The Forest Cafe design itineraries for travellers who wish to explore Xishuangbanna, staying overnight in ethnic villages and learning first-hand how they have adapted their lives to the region and landscape.
What to Experience?
Located in south-western China bordering Laos, Xishuangbanna is one of the most biologically and culturally diverse regions in all of China. Aided by its tropical climate, the region’s tourism thrives on outdoor activities that allow visitors to hike through its many villages, often visiting ethnic groups that include Dai, Aini, Wa, Lahu and Yao. While is named the Forest Café, the specialty here is actually trekking journeys through the culturally and environmentally rich region of Xishuangbanna in southern Yunnan. Its founder, Sara, has been leading treks in the area since 1999 and has gained a reputation as an excellent tour leader and host for travellers who wish to get the most of their experience to the region. Sara’s Aini, Dai, English and Chinese language skills allow tourists to have intimate experiences with the local residents that they encounter on their trips.
While there are a few pre-set itineraries, the Forest Café can customise treks for the amount of time and specifications that the travellers are looking for. A typical trek involves several days of hiking to villages, rubber plantations, tea plantations and waterfalls, with overnight stays at local villagers’ homes. Itineraries can be as short as one day or longer than a week.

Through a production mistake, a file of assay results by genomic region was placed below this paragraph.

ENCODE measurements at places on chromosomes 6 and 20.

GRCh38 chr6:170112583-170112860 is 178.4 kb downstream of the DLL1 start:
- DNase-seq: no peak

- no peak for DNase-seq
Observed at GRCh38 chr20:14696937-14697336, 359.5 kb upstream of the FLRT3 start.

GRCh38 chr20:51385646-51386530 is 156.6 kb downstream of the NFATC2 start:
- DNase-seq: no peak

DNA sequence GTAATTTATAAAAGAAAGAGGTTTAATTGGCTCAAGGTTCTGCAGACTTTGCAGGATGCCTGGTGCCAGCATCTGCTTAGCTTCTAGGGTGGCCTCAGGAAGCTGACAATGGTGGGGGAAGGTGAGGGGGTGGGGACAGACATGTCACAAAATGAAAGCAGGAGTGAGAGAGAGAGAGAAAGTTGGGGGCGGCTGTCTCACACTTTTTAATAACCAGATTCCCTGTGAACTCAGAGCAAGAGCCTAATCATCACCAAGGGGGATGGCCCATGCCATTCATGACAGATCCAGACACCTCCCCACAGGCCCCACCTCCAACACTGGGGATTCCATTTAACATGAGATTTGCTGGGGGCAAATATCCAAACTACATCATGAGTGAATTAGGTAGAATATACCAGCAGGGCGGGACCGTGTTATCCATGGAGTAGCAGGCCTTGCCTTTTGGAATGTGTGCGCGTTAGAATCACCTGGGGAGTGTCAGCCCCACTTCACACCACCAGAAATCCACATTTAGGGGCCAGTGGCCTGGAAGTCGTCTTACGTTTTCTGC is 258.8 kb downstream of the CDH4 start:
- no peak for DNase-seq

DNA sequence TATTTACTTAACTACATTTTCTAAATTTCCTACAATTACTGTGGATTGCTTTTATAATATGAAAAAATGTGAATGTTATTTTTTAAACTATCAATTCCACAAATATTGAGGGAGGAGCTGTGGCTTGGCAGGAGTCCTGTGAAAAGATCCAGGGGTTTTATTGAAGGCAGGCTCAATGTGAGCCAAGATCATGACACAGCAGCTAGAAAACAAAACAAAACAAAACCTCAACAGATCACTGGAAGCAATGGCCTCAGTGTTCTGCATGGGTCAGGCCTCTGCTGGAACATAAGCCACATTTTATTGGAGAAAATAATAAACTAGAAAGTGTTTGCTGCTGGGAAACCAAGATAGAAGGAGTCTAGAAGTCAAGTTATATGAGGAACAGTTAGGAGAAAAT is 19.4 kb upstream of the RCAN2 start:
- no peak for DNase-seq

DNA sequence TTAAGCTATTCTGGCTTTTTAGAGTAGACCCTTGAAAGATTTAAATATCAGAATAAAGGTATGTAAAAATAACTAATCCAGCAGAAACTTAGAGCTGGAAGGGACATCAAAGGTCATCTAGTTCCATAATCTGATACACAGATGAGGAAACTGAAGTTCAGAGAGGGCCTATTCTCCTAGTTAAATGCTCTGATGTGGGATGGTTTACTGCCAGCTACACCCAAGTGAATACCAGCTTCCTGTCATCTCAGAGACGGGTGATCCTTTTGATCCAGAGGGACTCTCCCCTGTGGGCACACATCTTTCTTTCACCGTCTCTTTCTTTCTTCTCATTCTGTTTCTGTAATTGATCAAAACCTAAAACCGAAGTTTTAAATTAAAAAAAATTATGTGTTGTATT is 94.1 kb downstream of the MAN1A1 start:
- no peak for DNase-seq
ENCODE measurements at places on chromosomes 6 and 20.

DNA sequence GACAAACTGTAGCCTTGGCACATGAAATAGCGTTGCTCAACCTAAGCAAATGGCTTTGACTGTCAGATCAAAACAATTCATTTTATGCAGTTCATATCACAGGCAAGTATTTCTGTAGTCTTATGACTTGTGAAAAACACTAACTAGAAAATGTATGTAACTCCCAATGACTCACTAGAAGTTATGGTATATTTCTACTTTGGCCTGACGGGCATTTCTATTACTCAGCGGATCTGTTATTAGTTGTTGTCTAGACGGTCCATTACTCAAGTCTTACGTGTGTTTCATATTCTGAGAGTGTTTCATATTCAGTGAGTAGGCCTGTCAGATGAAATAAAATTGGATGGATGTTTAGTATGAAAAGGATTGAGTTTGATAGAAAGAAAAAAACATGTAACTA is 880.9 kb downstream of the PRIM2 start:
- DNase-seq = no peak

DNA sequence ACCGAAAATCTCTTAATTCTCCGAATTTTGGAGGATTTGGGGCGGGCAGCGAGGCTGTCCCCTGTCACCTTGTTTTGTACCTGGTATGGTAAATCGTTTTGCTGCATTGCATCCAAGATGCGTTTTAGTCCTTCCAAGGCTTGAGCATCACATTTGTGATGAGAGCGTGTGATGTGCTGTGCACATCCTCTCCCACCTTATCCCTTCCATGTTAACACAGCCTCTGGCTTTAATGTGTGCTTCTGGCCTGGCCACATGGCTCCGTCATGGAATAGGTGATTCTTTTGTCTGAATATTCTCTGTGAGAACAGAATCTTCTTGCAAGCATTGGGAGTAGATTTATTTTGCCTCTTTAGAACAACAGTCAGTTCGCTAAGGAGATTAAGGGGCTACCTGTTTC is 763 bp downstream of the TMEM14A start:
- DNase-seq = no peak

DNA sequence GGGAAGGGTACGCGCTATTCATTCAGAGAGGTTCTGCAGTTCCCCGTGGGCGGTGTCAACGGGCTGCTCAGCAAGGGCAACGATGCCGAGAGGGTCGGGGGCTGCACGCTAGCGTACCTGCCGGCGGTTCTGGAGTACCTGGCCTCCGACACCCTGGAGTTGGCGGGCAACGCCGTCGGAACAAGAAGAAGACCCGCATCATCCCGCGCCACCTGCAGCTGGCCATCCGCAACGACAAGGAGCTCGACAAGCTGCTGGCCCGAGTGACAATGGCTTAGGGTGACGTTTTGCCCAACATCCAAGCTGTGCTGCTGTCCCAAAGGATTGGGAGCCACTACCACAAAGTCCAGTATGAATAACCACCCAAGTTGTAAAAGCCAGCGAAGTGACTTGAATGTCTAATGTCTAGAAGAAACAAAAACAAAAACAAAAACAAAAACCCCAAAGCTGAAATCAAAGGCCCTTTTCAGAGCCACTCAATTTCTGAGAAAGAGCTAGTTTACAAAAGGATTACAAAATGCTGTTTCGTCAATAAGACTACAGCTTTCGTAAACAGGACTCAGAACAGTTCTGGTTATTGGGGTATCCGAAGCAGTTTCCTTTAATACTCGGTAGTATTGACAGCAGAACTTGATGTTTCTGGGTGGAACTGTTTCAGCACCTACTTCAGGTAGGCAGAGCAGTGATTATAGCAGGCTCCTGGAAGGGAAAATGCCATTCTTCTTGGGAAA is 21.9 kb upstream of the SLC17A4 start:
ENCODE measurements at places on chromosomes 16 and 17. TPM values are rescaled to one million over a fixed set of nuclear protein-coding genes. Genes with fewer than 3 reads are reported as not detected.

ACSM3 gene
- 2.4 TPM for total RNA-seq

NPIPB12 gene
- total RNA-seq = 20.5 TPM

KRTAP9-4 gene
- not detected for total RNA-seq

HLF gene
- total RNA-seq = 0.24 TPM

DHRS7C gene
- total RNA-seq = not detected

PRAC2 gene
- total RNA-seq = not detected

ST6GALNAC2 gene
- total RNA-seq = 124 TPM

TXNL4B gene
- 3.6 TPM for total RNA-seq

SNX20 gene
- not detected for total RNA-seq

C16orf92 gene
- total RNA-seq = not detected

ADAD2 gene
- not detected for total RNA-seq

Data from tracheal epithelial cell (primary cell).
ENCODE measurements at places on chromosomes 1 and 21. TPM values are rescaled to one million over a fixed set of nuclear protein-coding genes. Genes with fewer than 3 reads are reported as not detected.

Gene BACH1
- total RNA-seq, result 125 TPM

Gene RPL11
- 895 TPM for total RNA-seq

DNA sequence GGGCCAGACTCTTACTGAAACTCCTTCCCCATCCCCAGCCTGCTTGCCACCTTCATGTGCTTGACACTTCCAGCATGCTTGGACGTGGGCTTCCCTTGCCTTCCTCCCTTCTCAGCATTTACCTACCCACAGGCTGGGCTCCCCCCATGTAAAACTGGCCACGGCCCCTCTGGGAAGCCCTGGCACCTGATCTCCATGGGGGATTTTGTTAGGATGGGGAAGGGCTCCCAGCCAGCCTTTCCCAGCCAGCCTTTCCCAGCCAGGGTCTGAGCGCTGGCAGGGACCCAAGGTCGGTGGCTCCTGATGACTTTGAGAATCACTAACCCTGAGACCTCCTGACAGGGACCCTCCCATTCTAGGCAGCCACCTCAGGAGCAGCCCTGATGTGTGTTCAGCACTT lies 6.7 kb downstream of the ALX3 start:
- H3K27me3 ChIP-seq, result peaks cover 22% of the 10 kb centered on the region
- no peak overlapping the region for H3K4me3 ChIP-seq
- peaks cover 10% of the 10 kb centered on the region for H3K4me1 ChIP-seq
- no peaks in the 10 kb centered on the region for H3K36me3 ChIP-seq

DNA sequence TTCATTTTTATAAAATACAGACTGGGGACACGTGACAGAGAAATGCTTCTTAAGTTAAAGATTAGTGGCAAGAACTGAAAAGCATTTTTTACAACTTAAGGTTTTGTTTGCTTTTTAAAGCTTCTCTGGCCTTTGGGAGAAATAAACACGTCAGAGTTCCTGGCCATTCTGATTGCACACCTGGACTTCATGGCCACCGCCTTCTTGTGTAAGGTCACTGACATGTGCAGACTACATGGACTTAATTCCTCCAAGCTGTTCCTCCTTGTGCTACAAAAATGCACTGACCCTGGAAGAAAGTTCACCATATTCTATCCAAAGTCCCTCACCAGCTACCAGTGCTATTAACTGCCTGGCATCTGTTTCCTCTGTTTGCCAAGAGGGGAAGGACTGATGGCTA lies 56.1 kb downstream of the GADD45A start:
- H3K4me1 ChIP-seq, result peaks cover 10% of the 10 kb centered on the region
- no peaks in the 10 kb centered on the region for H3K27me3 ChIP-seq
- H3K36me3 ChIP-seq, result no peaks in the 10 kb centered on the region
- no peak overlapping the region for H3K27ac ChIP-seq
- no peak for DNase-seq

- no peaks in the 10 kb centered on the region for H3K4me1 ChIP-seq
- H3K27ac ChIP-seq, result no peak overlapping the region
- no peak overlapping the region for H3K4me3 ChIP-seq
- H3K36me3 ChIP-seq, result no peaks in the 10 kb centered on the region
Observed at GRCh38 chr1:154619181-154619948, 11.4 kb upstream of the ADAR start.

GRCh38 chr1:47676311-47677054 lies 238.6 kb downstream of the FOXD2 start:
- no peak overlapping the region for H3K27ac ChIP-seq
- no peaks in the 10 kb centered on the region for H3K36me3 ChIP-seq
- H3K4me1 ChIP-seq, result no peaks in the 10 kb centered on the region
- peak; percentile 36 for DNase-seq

How does it Help?
A main priority for the Forest Cafe is to fairly reimburse the host families for the accommodation and food that they provide for travellers. This is especially true in villages where they have been working with farmer families for many years. Generally, Chinese group tourism bypasses the villages so it is important that when foreigner tour groups visit them, it is in a dignified, respectful manner and they are compensated generously for their participation so as not to feel exploited.
The Forest Café is keenly aware of the massive environmental damage inflicted on the Xishuangbanna region through deforestation, modern development and mass tourism. The development of newer buildings and facilities at the expense of the local style is a major issue, so they encourage villagers to value and protect their older, wooden stilt houses and restore them rather than tear them down. Many minority villages, in their quest to modernise fast have abandoned their unique traditional houses in favour of the uniform, faceless, white-tiled buildings that are commonplace all over China.
Finally, the essence of the Forest Café is the connection between foreigner tourists and the community of local villages with their unique ethnicities, fostering a cross-cultural exchange and great appreciation and understanding of the issues facing the locals and their environment.
Address: Mengla Road 23; Jinghong Yunnan, China 666100